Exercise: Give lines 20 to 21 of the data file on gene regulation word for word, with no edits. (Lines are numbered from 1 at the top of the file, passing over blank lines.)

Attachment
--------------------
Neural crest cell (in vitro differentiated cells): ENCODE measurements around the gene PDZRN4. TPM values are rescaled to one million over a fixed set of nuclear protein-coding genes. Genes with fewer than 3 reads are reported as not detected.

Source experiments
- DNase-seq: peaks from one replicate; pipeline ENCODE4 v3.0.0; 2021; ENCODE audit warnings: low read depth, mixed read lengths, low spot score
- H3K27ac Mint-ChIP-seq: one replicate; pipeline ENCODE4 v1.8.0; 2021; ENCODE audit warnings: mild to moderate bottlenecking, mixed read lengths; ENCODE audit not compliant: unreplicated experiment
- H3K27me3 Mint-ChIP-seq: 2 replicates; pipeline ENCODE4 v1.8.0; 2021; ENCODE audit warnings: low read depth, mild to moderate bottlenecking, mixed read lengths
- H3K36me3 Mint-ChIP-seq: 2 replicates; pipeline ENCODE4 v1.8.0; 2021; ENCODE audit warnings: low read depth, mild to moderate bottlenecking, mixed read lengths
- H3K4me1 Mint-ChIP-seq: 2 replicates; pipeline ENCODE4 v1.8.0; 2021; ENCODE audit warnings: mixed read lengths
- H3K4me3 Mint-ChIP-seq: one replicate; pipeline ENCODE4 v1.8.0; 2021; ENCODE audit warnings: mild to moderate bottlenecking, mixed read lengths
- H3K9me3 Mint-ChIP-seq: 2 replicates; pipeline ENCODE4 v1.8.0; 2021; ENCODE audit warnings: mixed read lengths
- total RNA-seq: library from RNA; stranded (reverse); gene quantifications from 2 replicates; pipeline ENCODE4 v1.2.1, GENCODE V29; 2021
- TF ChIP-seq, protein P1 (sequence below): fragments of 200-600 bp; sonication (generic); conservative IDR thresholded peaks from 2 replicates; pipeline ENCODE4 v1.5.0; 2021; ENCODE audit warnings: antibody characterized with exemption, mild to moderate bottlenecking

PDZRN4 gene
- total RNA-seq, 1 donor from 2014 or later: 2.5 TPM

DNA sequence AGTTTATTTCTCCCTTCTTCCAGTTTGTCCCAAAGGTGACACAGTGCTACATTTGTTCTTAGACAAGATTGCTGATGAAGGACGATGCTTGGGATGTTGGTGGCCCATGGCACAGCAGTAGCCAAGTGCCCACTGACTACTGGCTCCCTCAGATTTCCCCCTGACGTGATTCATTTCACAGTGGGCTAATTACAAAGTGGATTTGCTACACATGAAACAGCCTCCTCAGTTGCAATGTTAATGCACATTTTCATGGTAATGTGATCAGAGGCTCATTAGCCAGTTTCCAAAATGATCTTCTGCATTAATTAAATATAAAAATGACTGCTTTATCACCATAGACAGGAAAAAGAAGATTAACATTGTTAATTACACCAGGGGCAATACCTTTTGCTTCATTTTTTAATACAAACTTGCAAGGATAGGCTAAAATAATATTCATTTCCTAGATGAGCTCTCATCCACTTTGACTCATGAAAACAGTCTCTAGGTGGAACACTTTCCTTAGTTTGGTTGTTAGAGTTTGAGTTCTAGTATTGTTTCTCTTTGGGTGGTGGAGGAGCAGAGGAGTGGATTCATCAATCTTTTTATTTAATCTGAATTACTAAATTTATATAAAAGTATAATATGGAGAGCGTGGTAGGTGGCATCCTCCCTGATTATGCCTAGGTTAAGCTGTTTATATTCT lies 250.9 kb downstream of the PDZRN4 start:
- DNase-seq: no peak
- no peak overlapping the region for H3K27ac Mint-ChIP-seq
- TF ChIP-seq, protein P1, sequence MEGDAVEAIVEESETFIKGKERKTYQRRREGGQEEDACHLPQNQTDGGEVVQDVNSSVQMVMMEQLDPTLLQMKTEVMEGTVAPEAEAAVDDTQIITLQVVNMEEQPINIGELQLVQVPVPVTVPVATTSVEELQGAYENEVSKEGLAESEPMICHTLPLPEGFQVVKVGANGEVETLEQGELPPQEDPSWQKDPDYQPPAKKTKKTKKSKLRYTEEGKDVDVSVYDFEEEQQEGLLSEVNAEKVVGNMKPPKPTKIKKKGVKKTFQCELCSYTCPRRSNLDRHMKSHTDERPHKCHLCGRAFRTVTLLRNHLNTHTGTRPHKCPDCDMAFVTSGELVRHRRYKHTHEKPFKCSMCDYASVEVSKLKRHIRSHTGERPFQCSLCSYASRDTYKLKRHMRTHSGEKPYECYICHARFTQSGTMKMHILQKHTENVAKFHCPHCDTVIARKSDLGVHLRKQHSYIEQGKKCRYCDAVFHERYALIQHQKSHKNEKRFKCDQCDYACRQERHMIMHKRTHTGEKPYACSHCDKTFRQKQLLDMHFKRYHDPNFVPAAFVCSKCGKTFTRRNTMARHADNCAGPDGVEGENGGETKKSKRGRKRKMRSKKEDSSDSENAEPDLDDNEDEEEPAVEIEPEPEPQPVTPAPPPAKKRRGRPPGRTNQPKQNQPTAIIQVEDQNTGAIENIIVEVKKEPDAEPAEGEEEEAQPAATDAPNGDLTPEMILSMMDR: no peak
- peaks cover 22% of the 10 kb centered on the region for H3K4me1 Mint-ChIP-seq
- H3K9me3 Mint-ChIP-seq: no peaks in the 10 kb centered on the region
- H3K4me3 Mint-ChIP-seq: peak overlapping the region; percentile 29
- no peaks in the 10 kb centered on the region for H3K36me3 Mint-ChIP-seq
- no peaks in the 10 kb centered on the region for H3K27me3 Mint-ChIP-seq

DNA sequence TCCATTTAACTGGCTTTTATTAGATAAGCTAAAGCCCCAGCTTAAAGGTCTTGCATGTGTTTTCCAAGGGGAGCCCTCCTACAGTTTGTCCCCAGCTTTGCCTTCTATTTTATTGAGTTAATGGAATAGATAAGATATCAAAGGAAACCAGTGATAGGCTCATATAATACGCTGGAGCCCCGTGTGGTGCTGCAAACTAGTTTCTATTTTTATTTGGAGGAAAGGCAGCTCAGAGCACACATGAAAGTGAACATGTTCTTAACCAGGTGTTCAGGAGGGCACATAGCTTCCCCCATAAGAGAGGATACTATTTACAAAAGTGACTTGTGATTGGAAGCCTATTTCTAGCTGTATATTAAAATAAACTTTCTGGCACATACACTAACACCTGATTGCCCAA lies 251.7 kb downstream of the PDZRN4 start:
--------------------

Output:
- H3K4me3 Mint-ChIP-seq: peak overlapping the region; percentile 29
- no peaks in the 10 kb centered on the region for H3K36me3 Mint-ChIP-seq